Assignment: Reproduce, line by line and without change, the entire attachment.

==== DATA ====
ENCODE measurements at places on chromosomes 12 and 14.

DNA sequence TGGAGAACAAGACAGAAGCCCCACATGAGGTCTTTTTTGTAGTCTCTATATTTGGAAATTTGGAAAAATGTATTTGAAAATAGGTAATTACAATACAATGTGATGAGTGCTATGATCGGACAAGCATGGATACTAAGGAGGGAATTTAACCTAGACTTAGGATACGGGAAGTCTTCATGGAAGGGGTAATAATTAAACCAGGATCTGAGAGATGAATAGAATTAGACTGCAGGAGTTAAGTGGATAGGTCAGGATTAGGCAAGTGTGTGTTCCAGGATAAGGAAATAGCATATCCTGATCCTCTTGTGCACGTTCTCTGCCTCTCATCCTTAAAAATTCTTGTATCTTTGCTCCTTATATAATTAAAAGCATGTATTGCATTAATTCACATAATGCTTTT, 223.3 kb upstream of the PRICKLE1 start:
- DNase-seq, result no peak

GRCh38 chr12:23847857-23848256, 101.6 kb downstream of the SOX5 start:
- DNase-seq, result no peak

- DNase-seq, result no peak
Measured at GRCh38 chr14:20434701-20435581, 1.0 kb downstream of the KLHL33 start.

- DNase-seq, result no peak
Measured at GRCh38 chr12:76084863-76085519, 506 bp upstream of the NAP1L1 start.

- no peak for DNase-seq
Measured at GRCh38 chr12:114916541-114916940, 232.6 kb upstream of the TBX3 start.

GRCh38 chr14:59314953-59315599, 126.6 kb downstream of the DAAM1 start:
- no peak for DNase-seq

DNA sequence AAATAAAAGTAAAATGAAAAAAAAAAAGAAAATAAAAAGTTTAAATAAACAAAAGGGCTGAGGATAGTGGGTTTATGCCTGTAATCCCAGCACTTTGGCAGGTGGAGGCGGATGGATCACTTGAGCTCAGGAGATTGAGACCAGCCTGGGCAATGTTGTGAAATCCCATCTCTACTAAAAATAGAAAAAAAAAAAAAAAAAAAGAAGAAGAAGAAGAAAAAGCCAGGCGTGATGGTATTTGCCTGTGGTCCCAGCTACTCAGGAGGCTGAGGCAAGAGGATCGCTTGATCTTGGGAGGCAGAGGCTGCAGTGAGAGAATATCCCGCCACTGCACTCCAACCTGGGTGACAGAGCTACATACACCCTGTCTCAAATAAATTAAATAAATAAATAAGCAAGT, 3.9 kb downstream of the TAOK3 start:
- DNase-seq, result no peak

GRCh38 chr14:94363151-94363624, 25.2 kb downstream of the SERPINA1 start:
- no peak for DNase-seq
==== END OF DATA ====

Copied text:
ENCODE measurements at places on chromosomes 12 and 14.

DNA sequence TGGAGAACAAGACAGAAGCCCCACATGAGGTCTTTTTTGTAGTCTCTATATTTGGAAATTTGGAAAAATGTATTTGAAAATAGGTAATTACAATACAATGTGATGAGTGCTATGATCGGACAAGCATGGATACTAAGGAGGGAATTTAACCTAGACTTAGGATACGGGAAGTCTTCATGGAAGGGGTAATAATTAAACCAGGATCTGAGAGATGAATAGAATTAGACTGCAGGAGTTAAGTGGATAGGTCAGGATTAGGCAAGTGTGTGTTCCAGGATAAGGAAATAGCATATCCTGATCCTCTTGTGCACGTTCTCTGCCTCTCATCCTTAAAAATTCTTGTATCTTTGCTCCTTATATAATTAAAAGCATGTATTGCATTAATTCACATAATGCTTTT, 223.3 kb upstream of the PRICKLE1 start:
- DNase-seq, result no peak

GRCh38 chr12:23847857-23848256, 101.6 kb downstream of the SOX5 start:
- DNase-seq, result no peak

- DNase-seq, result no peak
Measured at GRCh38 chr14:20434701-20435581, 1.0 kb downstream of the KLHL33 start.

- DNase-seq, result no peak
Measured at GRCh38 chr12:76084863-76085519, 506 bp upstream of the NAP1L1 start.

- no peak for DNase-seq
Measured at GRCh38 chr12:114916541-114916940, 232.6 kb upstream of the TBX3 start.

GRCh38 chr14:59314953-59315599, 126.6 kb downstream of the DAAM1 start:
- no peak for DNase-seq

DNA sequence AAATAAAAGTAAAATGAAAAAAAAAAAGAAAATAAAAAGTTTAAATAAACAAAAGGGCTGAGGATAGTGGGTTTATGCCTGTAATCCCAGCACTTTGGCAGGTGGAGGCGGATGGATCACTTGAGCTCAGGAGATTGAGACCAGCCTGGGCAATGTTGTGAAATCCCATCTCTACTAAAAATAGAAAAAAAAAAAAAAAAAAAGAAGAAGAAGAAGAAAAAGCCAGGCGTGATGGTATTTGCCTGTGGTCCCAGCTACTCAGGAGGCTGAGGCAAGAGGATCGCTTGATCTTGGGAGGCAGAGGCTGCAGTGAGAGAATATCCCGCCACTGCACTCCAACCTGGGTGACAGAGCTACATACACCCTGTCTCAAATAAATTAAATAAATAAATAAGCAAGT, 3.9 kb downstream of the TAOK3 start:
- DNase-seq, result no peak

GRCh38 chr14:94363151-94363624, 25.2 kb downstream of the SERPINA1 start:
- no peak for DNase-seq